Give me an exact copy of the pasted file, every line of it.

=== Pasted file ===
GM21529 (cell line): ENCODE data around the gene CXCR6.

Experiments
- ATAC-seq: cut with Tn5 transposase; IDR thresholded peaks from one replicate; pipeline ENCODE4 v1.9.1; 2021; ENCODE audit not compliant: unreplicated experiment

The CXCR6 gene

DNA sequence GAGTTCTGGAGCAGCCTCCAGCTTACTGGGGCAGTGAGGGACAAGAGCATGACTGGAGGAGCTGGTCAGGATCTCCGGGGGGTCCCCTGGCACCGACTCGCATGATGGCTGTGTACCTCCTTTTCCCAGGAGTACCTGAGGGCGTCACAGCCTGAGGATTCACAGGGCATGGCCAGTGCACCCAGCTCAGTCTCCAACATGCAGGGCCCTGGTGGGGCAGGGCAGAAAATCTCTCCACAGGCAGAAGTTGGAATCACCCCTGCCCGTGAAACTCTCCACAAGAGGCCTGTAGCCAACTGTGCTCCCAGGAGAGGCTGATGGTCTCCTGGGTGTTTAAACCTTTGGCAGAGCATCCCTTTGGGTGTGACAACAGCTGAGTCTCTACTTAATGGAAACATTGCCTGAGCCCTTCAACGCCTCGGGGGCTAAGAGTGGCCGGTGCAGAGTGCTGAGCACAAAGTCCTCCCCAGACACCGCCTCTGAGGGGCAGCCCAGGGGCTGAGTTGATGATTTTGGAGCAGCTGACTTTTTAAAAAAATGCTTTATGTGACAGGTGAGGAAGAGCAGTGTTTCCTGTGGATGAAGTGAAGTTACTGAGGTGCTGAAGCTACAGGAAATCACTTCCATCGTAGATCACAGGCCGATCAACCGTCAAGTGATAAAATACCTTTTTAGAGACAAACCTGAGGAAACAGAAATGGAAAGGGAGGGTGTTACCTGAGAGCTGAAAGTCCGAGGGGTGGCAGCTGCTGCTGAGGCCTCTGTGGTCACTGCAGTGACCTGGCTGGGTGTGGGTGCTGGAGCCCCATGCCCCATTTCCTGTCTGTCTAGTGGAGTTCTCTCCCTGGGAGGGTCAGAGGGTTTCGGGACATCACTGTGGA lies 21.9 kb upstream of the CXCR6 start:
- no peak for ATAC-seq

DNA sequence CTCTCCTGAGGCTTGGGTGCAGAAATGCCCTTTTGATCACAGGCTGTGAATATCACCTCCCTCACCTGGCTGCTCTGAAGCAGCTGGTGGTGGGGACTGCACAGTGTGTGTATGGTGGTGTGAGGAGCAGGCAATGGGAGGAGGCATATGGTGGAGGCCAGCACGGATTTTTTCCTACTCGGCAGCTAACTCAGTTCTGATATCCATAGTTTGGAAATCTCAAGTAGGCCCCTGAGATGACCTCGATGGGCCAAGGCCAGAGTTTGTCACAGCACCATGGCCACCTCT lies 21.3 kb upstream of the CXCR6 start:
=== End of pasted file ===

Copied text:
GM21529 (cell line): ENCODE data around the gene CXCR6.

Experiments
- ATAC-seq: cut with Tn5 transposase; IDR thresholded peaks from one replicate; pipeline ENCODE4 v1.9.1; 2021; ENCODE audit not compliant: unreplicated experiment

The CXCR6 gene

DNA sequence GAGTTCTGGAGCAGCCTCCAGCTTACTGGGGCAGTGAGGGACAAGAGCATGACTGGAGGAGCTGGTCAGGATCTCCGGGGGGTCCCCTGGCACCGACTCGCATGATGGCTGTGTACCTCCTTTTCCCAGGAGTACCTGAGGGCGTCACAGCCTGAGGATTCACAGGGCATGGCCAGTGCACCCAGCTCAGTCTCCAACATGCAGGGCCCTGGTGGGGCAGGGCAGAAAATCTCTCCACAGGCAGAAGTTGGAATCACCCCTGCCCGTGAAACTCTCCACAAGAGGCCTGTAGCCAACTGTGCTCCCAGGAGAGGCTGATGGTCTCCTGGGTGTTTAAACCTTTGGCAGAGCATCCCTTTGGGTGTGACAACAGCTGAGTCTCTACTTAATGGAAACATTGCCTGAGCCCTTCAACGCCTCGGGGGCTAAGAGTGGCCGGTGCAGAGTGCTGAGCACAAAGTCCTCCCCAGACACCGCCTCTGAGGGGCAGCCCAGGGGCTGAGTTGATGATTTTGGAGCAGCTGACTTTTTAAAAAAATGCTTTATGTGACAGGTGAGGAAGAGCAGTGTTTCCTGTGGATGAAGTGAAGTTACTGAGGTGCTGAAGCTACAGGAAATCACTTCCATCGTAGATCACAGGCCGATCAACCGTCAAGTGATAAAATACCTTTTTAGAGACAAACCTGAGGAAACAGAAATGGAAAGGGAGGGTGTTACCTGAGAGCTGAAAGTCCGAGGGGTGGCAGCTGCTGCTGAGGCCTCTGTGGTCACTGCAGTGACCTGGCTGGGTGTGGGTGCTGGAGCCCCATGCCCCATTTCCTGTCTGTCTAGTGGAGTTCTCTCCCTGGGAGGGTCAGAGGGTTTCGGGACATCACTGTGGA lies 21.9 kb upstream of the CXCR6 start:
- no peak for ATAC-seq

DNA sequence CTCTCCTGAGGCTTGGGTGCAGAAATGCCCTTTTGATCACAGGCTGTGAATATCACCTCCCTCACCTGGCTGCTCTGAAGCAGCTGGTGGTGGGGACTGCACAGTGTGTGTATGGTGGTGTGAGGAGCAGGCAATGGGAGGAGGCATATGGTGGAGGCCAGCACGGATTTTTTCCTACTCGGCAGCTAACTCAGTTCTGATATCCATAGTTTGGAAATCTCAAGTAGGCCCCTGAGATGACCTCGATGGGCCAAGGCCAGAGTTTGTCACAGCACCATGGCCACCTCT lies 21.3 kb upstream of the CXCR6 start: